Understanding the everyday food economy of the UK today in part requires a recognition of the long-standing effects of early industrialisation and Empire. Since the first Industrial Revolution, the country has been heavily reliant on food imports. Compared to other European economies, the agricultural sector in the UK is small and continues to diminish in its contribution to national wealth. Early urbanisation and industrialisation meant that industrial workers were reliant on retailers for food provision, and these retailers sold many goods that originated outside the UK. Empire consolidated this reliance on external agricultural production and effectively stymied the development of domestic primary food industries - compare, for example, Britain’s relatively weak fishing fleet with that of Japan, where post-Meiji imperial aspirations involved an active expansion of domestic fisheries and the development of a large pelagic fleet supported by the Japanese navy. Napoleon’s supposed jibe about the English - ‘a nation of shopkeepers’ - rests on an important truth that was maintained through the industrial and post-industrial period. Not only did a profusion of food retail outlets mark the urban landscape, but significant numbers of British workers have historically been employed in food retail and processing (including in the handling and domestic distribution of imports by dock, warehouse and transport workers).

These long-standing features centring on the importance of imports, the processing of primary food goods, and the ubiquity of retail are key for an appreciation of the structural conditions of the everyday food economy, and the challenges facing a government committed to its extensive reform. Entrenched reliance on food imports make it unlikely, for example, that a policy of substantial self-sufficiency in primary agricultural goods is achievable, or at least it would require a concerted state-led drive lasting far longer than a single electoral cycle.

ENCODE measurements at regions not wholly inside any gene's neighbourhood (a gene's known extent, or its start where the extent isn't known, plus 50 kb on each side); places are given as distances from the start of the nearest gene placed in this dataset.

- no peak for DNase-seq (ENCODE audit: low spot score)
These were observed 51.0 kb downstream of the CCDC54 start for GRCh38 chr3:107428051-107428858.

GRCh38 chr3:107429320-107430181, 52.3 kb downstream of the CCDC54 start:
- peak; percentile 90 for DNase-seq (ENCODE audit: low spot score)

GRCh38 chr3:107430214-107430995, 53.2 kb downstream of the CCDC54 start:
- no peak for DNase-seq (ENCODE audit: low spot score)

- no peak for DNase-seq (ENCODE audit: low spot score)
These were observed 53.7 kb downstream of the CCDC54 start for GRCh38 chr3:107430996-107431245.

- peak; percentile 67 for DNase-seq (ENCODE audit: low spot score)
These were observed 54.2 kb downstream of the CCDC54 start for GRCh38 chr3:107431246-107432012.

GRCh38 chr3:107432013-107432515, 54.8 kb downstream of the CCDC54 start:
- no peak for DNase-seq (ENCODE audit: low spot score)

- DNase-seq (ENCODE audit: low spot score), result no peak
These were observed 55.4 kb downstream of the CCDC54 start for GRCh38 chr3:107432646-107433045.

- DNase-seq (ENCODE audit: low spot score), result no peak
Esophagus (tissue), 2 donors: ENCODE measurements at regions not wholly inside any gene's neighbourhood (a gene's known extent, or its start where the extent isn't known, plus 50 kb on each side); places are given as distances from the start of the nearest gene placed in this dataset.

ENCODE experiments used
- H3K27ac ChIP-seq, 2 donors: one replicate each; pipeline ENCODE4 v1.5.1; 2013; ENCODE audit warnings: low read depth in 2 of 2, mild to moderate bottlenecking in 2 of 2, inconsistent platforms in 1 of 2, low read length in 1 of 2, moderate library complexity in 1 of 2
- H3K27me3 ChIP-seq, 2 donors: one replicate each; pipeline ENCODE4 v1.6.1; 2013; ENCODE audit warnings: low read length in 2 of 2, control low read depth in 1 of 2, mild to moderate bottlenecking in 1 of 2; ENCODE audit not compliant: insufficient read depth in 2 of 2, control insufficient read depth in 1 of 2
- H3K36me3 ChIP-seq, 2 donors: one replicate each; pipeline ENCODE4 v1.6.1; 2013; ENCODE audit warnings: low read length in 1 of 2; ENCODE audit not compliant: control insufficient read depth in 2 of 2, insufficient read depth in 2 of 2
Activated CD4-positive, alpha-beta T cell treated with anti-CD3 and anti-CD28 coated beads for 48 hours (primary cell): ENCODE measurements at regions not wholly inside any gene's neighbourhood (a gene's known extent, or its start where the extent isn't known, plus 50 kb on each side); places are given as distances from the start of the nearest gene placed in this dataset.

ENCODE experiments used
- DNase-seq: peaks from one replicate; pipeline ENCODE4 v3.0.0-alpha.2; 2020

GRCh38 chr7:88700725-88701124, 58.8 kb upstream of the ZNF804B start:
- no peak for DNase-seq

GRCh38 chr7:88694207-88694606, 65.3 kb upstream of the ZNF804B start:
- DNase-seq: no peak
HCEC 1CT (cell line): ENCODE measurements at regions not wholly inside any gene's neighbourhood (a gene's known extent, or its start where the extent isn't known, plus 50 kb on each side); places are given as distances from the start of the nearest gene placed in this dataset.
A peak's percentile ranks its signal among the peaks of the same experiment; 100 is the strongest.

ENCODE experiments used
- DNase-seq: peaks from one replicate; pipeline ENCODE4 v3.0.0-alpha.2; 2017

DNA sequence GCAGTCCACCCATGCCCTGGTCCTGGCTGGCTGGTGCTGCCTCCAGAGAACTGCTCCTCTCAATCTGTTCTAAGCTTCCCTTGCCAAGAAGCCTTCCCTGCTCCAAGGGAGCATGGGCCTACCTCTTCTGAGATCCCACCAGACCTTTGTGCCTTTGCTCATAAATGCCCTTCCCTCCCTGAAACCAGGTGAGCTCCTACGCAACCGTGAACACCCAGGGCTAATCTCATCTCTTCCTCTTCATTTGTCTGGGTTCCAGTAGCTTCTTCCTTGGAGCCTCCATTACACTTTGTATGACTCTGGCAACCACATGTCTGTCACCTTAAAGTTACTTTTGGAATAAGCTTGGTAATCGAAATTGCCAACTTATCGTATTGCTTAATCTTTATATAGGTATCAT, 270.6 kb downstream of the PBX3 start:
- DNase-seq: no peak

However, as Tess Lanning and Rachel Laurence’s contribution to this issue indicates, there are creative ways for local and regional authorities to leverage procurement powers in favour of shorter, more equitable and sustainable food-supply chains which generate and retain wealth within communities, whilst also building the sort of retail and service infrastructure with enduring social value in town centres and high streets. This is what Preston City Council and Food for Life Scotland, among others, have been doing through their local anchor institutions. Similarly, recent Foundational Economy Research has itself outlined specific ways in which the devolved nations can harness public policy when increasing the stock of Small and Medium Enterprises in food and drink processing, thereby rebalancing the overwhelming power of the supermarkets.

A right to food can be framed as an entitlement to accessing sufficient safe, affordable, nutritious and culturally-appropriate food for everyday bodily reproduction, or as a right to participate in a socio-economic system of food production, distribution and consumption. And, of course, it can also be regarded, as it largely has been in the history of capitalism in England/ Britain, as a (legal) right over the means of production in food (from land to industrial estate, and High Street retail spaces to taxpayer-funded meals in hospitals, schools or prisons) and the right to profit from exchange on the (global) food system. The question is how we can shift from these renditions of the right to food to one that also encompasses everyday participation in the reproduction of the food system – or, put in Froud and Williams’s terms (see their article in this issue), to an understanding of the right to food that interconnects wages, disposable and residual income.

The everyday food economy is much more than a ‘sector’ made up of retailers and producers. It involves connections between producers and consumers that are embedded in the quotidian routines and practices of living and working. An incoming Labour government will be impelled to address problems around food that relate to general questions of liveability, including food prices and the ready availability of healthy diets. But it needs to move away from thinking of producers solely as wage-earners, and consumers as passive price-takers if it is serious about the prospect of reshaping the everyday economy. This requires thinking about how food producers and consumers can be empowered as citizens in a process of democratising the food system.